"Pathways" - A Great Blue Heron Hunting During High Water, Great Falls National Park, Virginia

Hello there! It's been a little while, I know. My healthy and beautiful son, Porter, was born in early June, and while I wish I could say my absence was solely thanks to the hectic adjustment period of having a newborn in the house, that just wouldn't be true. He's the best damn baby ever. Sleeps all night, smiles at his parents, laughs, and drinks milk pretty much all day long. What a life. I guess the truth is that I just haven't been inspired lately. Like a summer drought, my creatives juices had slowed to a trickle. But just upstream, a rainstorm is pouring, and I can feel my artistic soul beginning to re-hydrate. And man, was I thirsty. It's funny how you don't realize what you've been missing sometimes. With autumn just around the corner, I can't wait to get out to my favorite local areas to capture the stunning change from summer, to autumn, to winter. For now, here is an image that I'm extremely excited about. I created this photograph earlier this summer in Great Falls National Park. Every summer shad migrate upstream, and the local great blue herons gather along the banks of these rapids to chow down. 

"Pathways" - A great blue heron attempts to catch Shad and other fish during high water in the Potomac River. Great Falls National Park, Virginia.

About the Image: The unusually high water level during this time of year, this year, led to some new compositional opportunities at a place that I sometimes think I've gotten every possible heron shot at (what a stupid notion). Typically the river along the bottom right side of this image is just dry rocks. Using my 70-200 f/4 with a slow shutter speed while locked down on a tripod, I composed the image where the water flow made an S-curve from top left, to middle right, and finally bottom left. Additionally, I watched the placement of the trees so as not to clip the tree in the top right and to provide enough of an anchor to the tree on the bottom left so that it didn't feel too truncated. Taking several exposures, as I always do when including moving water in the photograph allowed me to pick the image with the best looking water, as well as ensuring that the heron was sharp, as they do occasionally move during the relatively long exposure. A polarizer helped to cut some of the glare on the rocks to provide some more contrast overall in the scene.

Techs: Canon 7D, Canon 400 f/5.6., 1/4th second, f/14, ISO 100. Polarizer. Tripod.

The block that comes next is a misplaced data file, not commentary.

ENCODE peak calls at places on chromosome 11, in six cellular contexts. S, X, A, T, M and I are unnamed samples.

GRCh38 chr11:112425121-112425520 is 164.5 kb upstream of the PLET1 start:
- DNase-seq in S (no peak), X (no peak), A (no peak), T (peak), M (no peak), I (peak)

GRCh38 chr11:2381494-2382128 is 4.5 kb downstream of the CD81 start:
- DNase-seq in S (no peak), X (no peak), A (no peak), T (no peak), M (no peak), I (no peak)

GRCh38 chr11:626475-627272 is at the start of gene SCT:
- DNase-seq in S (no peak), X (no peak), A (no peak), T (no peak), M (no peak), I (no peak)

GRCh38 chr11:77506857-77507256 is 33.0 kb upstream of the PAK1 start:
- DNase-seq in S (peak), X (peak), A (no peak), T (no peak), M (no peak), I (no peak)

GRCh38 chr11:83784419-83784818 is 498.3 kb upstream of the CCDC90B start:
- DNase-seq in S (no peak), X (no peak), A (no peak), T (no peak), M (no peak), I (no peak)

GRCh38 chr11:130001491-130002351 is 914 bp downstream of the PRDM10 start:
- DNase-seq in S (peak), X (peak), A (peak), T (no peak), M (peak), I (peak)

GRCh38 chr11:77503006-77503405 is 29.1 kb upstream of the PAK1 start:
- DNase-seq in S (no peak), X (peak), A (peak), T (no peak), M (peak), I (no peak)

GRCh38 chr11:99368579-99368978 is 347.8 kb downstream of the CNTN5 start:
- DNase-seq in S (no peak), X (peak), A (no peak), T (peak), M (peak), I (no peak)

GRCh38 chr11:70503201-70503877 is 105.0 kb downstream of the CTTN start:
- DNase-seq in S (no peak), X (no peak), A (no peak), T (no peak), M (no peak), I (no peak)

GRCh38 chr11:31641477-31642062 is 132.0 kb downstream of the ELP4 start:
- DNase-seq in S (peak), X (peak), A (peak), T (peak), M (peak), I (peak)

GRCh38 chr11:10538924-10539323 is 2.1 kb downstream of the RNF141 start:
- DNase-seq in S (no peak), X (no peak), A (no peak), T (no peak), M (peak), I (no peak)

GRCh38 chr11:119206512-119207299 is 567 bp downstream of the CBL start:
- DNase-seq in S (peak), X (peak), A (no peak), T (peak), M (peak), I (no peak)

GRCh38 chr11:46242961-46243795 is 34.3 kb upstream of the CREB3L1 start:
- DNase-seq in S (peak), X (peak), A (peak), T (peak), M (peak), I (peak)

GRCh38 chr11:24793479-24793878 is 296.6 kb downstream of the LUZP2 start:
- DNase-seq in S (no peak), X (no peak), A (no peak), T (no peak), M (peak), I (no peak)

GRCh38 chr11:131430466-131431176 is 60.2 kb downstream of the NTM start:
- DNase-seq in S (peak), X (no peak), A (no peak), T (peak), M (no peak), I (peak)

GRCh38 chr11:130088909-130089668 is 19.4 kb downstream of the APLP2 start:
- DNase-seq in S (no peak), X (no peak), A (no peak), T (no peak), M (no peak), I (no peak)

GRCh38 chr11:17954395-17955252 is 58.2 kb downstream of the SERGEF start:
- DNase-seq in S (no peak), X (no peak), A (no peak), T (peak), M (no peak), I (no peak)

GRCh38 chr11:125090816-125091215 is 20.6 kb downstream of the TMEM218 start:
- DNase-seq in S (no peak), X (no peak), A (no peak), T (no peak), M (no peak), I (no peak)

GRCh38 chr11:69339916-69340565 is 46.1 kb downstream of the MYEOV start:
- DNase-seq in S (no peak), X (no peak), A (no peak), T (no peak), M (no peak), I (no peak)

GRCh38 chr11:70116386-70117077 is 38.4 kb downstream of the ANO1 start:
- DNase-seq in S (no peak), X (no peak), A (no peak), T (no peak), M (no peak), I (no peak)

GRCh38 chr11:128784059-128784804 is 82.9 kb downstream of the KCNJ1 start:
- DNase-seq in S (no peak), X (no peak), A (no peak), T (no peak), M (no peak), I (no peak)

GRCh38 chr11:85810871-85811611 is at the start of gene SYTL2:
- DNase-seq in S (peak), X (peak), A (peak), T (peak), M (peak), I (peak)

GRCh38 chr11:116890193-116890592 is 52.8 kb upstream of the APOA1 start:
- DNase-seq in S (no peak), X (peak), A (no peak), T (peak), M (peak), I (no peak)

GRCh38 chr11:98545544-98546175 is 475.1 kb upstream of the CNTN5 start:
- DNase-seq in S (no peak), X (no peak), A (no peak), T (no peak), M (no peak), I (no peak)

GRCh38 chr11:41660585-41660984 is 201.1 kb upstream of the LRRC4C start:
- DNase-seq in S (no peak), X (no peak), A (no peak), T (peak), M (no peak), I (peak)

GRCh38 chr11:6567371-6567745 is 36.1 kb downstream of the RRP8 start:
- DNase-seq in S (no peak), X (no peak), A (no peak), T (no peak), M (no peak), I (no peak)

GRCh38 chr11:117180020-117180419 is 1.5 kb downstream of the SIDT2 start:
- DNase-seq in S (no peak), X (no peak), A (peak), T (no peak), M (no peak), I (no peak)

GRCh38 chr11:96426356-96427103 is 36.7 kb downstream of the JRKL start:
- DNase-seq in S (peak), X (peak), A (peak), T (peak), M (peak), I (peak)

"A Striking Image" - Great Blue Heron Hunting Minnows in Fort De Soto Park, Florida

Capturing a decisive moment such as this can really add a lot of movement to an otherwise still wildlife photograph. Subjects such as slow moving herons and egrets are perfect  to practice on. By utilizing a tripod to compose for the body of the heron, one must simply choose a high enough shutter speed (1/2500th second in this case) and hold down the shutter button when the action begins. Higher frame rate cameras are certainly beneficial here, but you can get by with about 5 frames per second or so quite well. 

About the Image: Using a slightly higher ISO of 400 here was important to quicken up the shutter speed a bit to 1/2500th second. In hindsight, I probably should have chosen ISO 800 as 1/2500th is right on the edge of capturing such a quick movement sharply. However, it did work out in this case and I'm glad it did! Additionally, I chose an aperture of f/7.1. instead of wide open to add a bit of depth of field in case the heron's head and eye moved slightly out of focus during the strike. Exposure was quite straight forward, spot metering the blue water at -1 exposure compensation let everything fall into place. In regards to composition, I let the heron sit quite far to the right to not appear too centralized and to allow space for water droplets to fly up on the left. Those flying drops of water add movement and are an integral part of the composition. They also look damn cool, and I wouldn't want to miss out on being able to include them in my image!

Techs: Canon 7D, Canon 400 f/5.6. 1/2500th second, f/7.1., ISO 400. Tripod.

"Silent Chorus" - Great blue heron alone in fog, Great Falls National Park, Virginia

It's funny how our tastes and tendencies change as we mature. I would have never posted the following image as a younger photographer. As time has passed, however, I've become more confident in what I like and am perfectly willing to present an image to the public whether I think they will like it or not. Why wouldn't I have posted this image? Because the heron is looking out of the frame. The #1 rule of "proper" wildlife photography is to have the subject looking into the frame. It just works better for the composition. Everything feels right, harmonious, and natural. Well, rules are meant to be broken as they say, and I find that the heron looking out of the frame here creates some tension in an otherwise perfectly peaceful and calm scene. Are you afraid to post images when you aren't sure if they will be received well? Comment and let me know!

"Silent Chorus" - Great blue heron alone in fog, Great Falls National Park, Virginia.